The portions of the series where they interviewed Melinda were also really enjoyable because you ended up getting a great view into their relationship, their partnership and a part of Bill Gates that no-one ever sees. She was able to humanize him in a way that most would never know. She was engaging and approachable, but you could tell she was a lioness in her own right with a much more EQ-centric way of thinking. In my mind the quintessential power couple.
The series was an interesting weave between the old and the new. If I am being honest I came away with a feeling that it was really more intentioned to highlight the work the Foundation is doing. Which is not a bad thing. At one point in the series the interviewer grills Gates on whether or not he thinks can solve anything with technology. Bill’s answer was that it’s the one thing he is good at. It’s the hammer he knows. So, of course every problem looks like a nail. The fact is without technology or thinking bigger most of these problems will not get solved. I would much rather someone with the ability, resources, and technical know-how put their mind(s) to these problems than say, bureaucrats or career politicians. Then again, I am likely guilty of wielding the same hammer. I ended up really enjoying the series much more than I had thought.
Though I thought better of it, I still ended up reading different reviews, commentary, Slashdot troll trains, and other thoughts on the series via the Internet. I find it fascinating how Bill could still be so divisive. Many harken back to his time as CEO of Microsoft, during the Anti-Trust suit, and portray him as this hawkish, maniacally focused, world-dominating force of evil. Completely ignoring all of his philanthropic work, or alluding to potential evil schemes. Which kind of makes me laugh. Who knew self-sufficient power-free toilets in the deserts of Sudan were the first step towards a one-world government?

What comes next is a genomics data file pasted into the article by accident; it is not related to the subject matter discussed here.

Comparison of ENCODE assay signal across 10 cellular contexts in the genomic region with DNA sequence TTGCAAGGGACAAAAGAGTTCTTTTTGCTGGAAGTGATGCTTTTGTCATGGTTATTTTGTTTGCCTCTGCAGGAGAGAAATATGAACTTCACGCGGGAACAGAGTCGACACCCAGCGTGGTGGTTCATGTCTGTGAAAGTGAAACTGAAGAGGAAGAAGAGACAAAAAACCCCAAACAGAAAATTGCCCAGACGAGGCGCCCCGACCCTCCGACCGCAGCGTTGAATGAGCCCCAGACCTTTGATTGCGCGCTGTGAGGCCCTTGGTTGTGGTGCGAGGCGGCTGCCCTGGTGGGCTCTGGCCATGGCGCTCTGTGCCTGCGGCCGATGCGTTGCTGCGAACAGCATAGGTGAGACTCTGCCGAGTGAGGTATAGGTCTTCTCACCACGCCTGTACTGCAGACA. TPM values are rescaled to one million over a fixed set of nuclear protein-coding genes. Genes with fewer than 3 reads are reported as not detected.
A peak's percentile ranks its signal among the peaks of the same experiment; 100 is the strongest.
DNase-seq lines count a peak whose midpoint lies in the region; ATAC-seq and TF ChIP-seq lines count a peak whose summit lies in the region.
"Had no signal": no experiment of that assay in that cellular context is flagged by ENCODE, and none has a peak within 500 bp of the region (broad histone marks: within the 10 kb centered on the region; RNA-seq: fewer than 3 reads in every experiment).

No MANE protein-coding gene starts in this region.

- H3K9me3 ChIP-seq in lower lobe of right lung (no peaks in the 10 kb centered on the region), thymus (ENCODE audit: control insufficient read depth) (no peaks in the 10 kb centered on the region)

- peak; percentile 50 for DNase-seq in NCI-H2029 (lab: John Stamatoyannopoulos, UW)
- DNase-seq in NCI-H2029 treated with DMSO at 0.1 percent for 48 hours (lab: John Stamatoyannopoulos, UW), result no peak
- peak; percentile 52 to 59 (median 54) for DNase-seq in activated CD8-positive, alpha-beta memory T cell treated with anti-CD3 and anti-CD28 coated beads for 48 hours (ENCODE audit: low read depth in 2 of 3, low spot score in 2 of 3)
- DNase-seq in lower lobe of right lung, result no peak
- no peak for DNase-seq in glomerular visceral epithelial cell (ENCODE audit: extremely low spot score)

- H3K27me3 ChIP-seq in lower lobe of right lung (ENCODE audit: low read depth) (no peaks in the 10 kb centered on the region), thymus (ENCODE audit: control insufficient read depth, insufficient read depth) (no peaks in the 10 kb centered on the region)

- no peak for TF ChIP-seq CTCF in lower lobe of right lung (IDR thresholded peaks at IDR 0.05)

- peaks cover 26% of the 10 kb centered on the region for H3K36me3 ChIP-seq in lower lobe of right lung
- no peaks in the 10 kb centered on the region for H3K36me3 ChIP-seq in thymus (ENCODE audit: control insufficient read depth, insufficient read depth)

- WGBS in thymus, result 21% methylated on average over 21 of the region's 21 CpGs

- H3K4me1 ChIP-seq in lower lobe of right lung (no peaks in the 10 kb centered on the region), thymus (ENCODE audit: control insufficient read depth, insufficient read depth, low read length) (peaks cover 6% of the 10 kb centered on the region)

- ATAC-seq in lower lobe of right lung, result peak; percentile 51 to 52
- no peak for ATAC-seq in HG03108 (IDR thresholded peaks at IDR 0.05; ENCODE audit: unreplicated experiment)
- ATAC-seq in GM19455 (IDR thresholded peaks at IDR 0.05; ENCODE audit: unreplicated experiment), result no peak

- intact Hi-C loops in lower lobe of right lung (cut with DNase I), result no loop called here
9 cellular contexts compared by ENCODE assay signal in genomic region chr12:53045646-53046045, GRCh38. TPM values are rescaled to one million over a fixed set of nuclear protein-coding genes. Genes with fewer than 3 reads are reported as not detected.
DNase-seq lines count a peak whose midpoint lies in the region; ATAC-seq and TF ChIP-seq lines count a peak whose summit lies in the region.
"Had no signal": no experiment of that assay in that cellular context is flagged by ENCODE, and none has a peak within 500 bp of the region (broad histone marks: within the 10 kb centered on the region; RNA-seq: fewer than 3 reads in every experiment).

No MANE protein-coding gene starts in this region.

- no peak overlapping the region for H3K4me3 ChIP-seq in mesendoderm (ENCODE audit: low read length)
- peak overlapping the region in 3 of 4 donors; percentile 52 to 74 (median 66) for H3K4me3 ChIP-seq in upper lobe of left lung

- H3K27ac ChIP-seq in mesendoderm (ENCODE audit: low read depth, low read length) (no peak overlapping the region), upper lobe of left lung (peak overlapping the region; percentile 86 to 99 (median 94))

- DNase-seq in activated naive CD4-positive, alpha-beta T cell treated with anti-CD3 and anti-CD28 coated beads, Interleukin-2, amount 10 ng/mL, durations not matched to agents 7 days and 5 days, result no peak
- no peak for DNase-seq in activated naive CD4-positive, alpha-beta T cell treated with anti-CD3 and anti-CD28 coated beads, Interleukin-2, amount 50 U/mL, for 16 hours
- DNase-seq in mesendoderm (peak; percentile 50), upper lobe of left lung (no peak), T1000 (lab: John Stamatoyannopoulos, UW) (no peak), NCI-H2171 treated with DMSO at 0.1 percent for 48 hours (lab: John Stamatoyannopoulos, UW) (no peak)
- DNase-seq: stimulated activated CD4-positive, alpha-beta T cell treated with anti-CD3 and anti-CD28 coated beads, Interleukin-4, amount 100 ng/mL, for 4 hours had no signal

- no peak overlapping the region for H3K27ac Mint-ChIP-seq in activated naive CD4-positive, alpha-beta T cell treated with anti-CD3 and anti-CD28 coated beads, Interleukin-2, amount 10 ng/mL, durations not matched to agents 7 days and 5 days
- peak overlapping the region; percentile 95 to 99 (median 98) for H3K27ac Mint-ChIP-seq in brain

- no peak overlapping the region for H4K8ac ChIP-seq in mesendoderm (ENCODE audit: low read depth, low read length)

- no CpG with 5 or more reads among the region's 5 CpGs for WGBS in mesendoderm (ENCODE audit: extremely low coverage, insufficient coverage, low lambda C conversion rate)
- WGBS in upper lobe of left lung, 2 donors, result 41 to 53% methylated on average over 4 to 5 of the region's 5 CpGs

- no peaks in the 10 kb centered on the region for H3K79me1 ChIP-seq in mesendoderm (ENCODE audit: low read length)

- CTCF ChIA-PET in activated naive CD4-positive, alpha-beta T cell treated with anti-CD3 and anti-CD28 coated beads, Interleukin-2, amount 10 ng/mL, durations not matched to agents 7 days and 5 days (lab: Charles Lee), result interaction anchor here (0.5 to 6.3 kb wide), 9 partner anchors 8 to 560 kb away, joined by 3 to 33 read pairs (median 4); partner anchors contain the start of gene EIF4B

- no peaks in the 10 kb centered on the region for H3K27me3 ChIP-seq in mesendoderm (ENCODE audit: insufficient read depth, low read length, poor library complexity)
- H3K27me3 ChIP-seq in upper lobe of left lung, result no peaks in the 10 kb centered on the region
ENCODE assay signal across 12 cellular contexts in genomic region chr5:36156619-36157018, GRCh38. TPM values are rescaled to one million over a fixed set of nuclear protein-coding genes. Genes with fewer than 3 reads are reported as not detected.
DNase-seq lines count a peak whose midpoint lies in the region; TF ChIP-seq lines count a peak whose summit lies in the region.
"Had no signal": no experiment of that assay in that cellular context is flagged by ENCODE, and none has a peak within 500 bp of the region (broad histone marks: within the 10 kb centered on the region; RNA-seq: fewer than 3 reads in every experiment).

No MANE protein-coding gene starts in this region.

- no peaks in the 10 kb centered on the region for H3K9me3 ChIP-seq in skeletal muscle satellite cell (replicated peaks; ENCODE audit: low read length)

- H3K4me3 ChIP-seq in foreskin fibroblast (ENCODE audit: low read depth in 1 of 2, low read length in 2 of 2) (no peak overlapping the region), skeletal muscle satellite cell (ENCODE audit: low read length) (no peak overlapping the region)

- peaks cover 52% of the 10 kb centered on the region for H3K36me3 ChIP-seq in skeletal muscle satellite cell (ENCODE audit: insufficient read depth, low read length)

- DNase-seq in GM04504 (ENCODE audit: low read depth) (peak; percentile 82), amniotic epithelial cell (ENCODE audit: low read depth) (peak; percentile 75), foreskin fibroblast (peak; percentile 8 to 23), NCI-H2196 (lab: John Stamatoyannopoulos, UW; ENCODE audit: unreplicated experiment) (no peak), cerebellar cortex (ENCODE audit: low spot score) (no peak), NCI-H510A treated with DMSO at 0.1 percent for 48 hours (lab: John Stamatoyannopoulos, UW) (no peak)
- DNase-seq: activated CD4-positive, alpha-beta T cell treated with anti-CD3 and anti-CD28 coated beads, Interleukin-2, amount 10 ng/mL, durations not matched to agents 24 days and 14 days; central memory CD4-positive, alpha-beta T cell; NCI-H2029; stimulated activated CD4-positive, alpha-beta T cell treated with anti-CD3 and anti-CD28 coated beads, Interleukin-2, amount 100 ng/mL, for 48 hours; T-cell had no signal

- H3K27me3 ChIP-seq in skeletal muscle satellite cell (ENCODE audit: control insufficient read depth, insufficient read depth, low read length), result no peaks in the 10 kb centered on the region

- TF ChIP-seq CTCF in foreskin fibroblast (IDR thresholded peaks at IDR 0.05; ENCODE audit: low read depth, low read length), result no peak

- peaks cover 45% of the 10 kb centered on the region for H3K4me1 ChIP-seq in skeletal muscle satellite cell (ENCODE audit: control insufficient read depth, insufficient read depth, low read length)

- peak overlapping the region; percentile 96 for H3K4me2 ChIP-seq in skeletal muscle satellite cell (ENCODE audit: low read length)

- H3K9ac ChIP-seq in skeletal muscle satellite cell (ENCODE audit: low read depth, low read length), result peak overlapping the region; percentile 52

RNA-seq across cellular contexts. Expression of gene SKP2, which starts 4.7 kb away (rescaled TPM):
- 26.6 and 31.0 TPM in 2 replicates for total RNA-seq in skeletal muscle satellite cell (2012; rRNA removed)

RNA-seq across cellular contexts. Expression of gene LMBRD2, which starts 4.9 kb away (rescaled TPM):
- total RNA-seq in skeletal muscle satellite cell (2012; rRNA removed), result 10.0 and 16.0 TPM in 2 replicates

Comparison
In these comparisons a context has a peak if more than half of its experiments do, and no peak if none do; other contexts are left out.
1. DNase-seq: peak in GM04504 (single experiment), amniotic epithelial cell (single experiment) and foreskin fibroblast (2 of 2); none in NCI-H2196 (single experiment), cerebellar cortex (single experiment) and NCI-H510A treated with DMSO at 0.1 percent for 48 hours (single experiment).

Was he focused? Yes! Was he driven? Yes! Did he want to succeed? Yes! Was he focused on making his company better? Yes! He is an incredibly smart man. Like every other incredibly smart person I have ever known, including many of his most fervent detractors (who are equally biased and in favor of competing technologies) he was a true believer of his own work, industry position, a lover of his own mental progeny. The true believers arrayed against him are equally as passionate. Thank God for the true believers otherwise our Technology world would be more of a Meh-ritocracy or Meh-topia versus a near-Meritocracy.
I know some of you will read that last part and just claim that I am just attempting to be an apologist and am showing some of my personal biases or reacting in a typical Microsoft brain-washed way that was pre-programmed into me years ago. Maybe. Although, as I sit here from my Linux laptop, using open-source software to write this post, and publish to an open source blog platform I would say that’s probably a stretch. Especially as I was equally emphatic about Unix (and subsequently Linux) during my days prior to joining the Redmond crew.
I guess in closing I would definitely recommend giving it a watch. And Spoiler Alert… for the record I would like to ask the question that is hanging out there…. Who didn’t eat Tang, Wylers, or Kool-Aid without adding water back in the day?